# Mathematical INstitute @ Tel Aviv

## Coordinators

- Noga Alon
- Michael Krivelevich
- Leonid Polterovich

The Institute supports a variety of research-related activities at the School of Mathematical Sciences of TAU, including distinguished lectures, visitors, organization of workshops and travel of research students.

## Advisory Board

- Yakov Eliashberg (Stanford University)
- Peter Sarnak (Princeton University and IAS)
- Alain-Sol Sznitman (ETH, Zürich)

### Upcoming MINT Distinguished Lectures

### Sergey Fomin (University of Michigan)

Date | Day | Time | Location | Title |
---|---|---|---|---|

2017-12-13 | Wed | 14:10 | Schreiber 309 | Morsifications and mutations |

2017-12-18 | Mon | 12:15 | Schreiber 006 | Computing without subtracting (and/or dividing) |

### Sergey Fomin (University of Michigan)

Date | Day | Time | Location | Title |
---|---|---|---|---|

2017-12-13 | Wed | 14:10 | Schreiber 309 | Morsifications and mutations |

2017-12-18 | Mon | 12:15 | Schreiber 006 | Computing without subtracting (and/or dividing) |

### Abstracts:

#### Morsifications and mutations

I will discuss a surprising connection between singularity theory and cluster algebras, more specifically between (1) the topology of isolated singularities of plane curves and (2) the mutation equivalence of the quivers associated with their morsifications. Joint work with Pavlo Pylyavskyy and Eugenii Shustin.

#### Computing without subtracting (and/or dividing)

Algebraic complexity of a rational function can be defined as the minimal number of arithmetic operations required to compute it. an restricting the set of allowed arithmetic operations dramatically increase the complexity of a given function (assuming it is still computable in the restricted model)? In particular, what can happen if we disallow subtraction and/or division? Joint work with Dima Grigoriev and Gleb Koshevoy.

### Benny Sudakov (ETH Zürich)

Date | Day | Time | Location | Title |
---|---|---|---|---|

2018-01-01 | Mon | 12:15 | Schreiber 006 | Rainbow structures, Latin squares & graph decompositions |

2018-01-07 | Sun | 10:05 | Schreiber 309 | Unavoidable patterns in words |

### Benny Sudakov (ETH Zürich)

Date | Day | Time | Location | Title |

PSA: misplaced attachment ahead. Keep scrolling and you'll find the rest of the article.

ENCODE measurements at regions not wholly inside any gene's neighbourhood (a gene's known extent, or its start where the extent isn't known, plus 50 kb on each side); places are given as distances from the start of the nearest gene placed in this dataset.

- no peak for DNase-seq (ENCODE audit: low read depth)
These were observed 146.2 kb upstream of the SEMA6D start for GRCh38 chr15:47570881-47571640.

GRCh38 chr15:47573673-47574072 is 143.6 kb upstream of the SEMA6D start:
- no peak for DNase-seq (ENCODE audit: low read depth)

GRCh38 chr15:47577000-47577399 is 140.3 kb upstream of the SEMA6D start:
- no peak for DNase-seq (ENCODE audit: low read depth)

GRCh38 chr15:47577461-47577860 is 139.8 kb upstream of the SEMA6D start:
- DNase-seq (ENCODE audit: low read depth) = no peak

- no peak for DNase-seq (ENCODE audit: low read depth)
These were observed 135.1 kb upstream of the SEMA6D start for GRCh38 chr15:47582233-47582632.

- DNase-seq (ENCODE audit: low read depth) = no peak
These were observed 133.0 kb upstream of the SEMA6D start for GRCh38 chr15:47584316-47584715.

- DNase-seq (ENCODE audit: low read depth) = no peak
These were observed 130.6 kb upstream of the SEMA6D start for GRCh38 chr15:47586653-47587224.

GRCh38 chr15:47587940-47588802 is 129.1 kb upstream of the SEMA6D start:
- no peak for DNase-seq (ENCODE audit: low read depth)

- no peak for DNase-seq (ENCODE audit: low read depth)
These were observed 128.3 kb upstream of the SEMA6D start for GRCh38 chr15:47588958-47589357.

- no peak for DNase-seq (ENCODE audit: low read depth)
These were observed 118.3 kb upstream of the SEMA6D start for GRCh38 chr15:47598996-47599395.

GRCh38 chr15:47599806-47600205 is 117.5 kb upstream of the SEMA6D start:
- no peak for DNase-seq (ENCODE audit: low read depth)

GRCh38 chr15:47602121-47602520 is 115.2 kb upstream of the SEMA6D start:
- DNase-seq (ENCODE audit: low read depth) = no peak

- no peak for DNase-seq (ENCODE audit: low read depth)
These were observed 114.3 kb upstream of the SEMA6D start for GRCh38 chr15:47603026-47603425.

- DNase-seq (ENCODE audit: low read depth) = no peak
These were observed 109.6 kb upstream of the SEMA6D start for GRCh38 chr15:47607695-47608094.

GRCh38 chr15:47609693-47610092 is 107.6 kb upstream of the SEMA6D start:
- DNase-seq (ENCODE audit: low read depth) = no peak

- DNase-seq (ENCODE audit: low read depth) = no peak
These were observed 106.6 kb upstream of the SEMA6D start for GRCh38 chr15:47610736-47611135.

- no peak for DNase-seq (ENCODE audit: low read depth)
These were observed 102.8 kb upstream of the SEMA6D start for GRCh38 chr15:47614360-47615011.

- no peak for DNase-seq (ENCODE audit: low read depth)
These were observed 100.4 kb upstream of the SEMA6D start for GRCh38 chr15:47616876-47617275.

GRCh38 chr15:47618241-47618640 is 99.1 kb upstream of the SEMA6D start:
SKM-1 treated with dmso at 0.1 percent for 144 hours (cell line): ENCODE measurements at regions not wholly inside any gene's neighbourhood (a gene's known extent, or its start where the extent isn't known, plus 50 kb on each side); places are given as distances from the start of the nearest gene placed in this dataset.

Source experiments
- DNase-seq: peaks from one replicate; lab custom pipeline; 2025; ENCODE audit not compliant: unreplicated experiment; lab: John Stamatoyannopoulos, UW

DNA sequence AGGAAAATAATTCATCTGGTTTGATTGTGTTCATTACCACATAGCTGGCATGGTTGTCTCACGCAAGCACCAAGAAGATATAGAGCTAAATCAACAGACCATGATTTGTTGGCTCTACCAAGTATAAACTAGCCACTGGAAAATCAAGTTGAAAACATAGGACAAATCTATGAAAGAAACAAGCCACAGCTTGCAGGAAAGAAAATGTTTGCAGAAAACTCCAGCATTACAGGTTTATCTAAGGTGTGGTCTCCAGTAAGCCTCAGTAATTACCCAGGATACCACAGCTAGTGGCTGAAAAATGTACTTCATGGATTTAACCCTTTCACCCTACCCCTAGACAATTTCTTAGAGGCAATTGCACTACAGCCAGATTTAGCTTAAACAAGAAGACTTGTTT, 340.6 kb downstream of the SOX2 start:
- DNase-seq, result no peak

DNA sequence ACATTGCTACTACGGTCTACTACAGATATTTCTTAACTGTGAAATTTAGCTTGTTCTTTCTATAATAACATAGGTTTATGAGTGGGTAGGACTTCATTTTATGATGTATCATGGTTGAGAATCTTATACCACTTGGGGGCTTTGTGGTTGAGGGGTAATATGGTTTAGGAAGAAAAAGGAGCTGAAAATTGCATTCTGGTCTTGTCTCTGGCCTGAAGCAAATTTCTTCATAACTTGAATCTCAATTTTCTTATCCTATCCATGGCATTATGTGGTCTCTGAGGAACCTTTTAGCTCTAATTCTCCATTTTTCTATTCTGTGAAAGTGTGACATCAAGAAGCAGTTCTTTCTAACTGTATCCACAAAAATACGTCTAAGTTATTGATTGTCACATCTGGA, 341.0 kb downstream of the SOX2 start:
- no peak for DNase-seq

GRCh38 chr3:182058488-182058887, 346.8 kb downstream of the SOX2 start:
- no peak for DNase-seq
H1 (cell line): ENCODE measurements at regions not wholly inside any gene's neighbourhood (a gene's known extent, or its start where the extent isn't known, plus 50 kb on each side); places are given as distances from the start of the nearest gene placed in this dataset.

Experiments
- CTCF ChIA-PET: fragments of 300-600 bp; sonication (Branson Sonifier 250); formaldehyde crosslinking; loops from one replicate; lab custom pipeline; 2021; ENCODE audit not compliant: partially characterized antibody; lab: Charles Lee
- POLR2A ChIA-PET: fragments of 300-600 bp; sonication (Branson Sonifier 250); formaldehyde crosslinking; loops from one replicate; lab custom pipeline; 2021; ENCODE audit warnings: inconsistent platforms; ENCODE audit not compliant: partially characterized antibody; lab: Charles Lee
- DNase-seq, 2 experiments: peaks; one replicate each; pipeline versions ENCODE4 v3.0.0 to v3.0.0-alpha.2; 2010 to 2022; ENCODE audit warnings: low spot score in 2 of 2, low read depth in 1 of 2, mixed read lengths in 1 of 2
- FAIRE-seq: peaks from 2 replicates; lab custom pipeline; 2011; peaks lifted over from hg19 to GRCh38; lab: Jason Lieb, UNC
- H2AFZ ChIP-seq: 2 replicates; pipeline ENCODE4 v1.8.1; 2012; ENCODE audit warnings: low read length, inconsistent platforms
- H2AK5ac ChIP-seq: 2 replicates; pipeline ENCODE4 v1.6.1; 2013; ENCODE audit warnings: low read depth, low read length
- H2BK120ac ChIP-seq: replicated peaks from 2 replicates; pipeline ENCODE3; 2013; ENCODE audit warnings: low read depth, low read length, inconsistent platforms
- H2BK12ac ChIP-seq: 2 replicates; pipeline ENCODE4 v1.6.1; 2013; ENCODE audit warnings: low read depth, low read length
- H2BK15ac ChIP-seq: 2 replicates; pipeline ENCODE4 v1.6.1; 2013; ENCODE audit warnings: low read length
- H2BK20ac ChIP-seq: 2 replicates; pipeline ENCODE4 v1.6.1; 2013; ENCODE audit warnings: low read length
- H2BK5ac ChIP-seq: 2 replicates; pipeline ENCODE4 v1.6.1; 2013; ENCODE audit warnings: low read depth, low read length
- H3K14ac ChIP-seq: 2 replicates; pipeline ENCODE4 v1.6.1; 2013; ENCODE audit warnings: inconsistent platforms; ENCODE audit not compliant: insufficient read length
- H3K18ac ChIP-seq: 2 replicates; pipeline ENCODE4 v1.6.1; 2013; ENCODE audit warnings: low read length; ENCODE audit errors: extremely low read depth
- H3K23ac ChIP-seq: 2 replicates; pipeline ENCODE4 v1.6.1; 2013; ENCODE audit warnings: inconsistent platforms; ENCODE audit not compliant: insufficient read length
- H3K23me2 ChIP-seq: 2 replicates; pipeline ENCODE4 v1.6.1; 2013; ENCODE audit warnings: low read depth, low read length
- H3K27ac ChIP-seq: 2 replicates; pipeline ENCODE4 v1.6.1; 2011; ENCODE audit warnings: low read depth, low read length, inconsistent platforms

---|---|---|---|---|

2018-01-01 | Mon | 12:15 | Schreiber 006 | Rainbow structures, Latin squares & graph decompositions |

2018-01-07 | Sun | 10:05 | Schreiber 309 | Unavoidable patterns in words |

### Abstracts:

#### Rainbow structures, Latin squares & graph decompositions

A subgraph of an edge-coloured graph is called rainbow if all its edges have distinct colours. The study of rainbow subgraphs goes back to the work of Euler on Latin squares. Since then rainbow structures were the focus of extensive research and found applications in design theory and graph decompositions. In this talk we discuss how probabilistic reasoning can be used to attack several old problems in this area. In particular we show that well known conjectures of Ryser, Hahn, Ringel, and Graham-Sloane hold asymptotically.

Based on joint works with Alon, Montgomery, and Pokrovskiy.

#### TBA

A word $w$ is said to contain the pattern $P$ if there is a way to
substitute a nonempty word for each letter in $P$ so that the resulting
word is a subword of $w$. Bean, Ehrenfeucht and McNulty and, independently,
Zimin proved Ramsey theorem for words. They characterised the patterns
$P$ which are unavoidable, in the sense that any sufficiently long word
over a fixed alphabet contains $P$. Zimin's characterisation says that
a pattern is unavoidable if and only if it is contained in a Zimin word,
where the Zimin words are defined by $Z_1 = x_1$ and $Z_n=Z_{n-1} x_n Z_{n-1}$.

We study the quantitative aspects of this theorem, showing that there
are extremely long words (whose length is tower function) avoiding $Z_n$.
Our results are asymptotically tight.

Joint work with David Conlon and Jacob Fox.